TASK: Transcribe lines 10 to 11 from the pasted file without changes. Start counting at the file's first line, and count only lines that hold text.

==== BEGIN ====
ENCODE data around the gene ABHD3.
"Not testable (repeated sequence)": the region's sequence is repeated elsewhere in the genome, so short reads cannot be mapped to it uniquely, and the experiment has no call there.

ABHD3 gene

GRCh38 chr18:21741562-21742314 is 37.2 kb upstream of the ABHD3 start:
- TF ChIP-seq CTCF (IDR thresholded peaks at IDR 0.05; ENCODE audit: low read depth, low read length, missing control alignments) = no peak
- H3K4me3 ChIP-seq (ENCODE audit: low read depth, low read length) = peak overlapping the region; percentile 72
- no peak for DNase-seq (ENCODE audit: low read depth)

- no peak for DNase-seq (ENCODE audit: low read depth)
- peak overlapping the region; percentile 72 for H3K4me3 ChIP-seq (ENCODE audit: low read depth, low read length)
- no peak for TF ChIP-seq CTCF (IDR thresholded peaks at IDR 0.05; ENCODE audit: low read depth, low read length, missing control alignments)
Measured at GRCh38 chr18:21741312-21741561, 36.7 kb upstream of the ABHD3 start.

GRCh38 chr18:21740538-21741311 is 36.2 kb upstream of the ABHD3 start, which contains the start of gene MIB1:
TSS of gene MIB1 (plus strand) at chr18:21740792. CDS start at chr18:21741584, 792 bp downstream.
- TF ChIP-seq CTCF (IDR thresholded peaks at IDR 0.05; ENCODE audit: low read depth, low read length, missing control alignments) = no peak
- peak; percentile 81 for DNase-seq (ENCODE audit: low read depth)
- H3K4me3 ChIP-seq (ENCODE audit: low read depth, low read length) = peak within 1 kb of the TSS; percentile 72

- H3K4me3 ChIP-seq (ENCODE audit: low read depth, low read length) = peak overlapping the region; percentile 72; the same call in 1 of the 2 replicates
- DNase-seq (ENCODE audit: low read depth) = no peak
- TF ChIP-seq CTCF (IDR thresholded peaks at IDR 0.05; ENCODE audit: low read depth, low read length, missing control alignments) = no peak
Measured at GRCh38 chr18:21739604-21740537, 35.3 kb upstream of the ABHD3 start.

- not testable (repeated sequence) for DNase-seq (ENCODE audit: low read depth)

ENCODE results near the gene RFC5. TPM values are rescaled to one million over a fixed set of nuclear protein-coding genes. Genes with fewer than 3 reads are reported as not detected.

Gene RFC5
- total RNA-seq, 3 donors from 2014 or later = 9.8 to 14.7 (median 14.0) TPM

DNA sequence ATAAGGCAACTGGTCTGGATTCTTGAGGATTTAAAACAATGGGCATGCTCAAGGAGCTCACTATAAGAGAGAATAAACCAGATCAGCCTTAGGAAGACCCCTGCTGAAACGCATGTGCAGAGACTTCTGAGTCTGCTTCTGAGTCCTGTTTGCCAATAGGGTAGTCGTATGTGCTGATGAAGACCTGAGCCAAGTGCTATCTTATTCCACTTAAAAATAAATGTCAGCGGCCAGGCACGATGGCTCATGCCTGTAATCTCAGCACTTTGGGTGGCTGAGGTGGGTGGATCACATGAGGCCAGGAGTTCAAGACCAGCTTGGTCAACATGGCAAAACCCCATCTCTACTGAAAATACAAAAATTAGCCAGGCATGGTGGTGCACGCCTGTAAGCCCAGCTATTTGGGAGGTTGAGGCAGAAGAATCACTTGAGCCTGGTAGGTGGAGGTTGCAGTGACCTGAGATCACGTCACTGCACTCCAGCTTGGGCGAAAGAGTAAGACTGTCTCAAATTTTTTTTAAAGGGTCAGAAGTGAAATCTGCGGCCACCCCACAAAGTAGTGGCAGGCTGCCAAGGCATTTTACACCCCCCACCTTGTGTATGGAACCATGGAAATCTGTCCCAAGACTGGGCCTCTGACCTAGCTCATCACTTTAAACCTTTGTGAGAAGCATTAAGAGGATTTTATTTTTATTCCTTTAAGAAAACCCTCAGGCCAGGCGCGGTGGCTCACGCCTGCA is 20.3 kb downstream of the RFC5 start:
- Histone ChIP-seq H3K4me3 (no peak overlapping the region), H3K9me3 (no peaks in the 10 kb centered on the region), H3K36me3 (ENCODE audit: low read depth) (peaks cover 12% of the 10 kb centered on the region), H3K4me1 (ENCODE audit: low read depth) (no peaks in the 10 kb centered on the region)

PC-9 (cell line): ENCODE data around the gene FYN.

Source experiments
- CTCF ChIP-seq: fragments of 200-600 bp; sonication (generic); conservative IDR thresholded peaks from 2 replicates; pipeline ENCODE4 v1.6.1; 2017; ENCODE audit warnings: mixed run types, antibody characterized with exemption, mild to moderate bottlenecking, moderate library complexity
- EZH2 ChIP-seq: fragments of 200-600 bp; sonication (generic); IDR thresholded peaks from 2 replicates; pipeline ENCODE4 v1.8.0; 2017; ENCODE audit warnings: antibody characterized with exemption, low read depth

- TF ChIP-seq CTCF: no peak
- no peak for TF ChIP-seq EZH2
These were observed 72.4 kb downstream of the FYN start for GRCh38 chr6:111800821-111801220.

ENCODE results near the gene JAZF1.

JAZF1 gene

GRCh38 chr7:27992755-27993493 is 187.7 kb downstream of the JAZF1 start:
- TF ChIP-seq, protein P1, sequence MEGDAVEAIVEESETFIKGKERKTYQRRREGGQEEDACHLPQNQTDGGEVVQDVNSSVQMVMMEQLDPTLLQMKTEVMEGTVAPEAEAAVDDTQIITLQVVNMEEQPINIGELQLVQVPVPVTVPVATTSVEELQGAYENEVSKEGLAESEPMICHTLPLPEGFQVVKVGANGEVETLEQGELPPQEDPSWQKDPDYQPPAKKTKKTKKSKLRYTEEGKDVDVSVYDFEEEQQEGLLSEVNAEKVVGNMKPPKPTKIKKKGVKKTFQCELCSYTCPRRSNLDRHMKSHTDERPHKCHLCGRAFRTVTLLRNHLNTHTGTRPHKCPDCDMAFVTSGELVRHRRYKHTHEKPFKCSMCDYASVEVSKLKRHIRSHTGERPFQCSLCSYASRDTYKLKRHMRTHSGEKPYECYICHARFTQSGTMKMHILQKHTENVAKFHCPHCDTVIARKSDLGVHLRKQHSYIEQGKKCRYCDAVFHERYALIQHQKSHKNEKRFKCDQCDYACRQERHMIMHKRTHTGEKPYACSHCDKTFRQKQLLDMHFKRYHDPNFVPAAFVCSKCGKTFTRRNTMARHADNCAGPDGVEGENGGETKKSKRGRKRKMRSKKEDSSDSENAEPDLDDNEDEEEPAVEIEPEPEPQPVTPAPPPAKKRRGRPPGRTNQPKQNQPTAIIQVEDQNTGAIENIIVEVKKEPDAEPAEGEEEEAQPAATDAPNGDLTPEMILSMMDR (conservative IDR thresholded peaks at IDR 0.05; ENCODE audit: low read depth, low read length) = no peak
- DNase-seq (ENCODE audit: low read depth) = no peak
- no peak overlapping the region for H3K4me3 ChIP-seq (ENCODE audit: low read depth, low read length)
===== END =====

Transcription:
- no peak for TF ChIP-seq CTCF (IDR thresholded peaks at IDR 0.05; ENCODE audit: low read depth, low read length, missing control alignments)
Measured at GRCh38 chr18:21741312-21741561, 36.7 kb upstream of the ABHD3 start.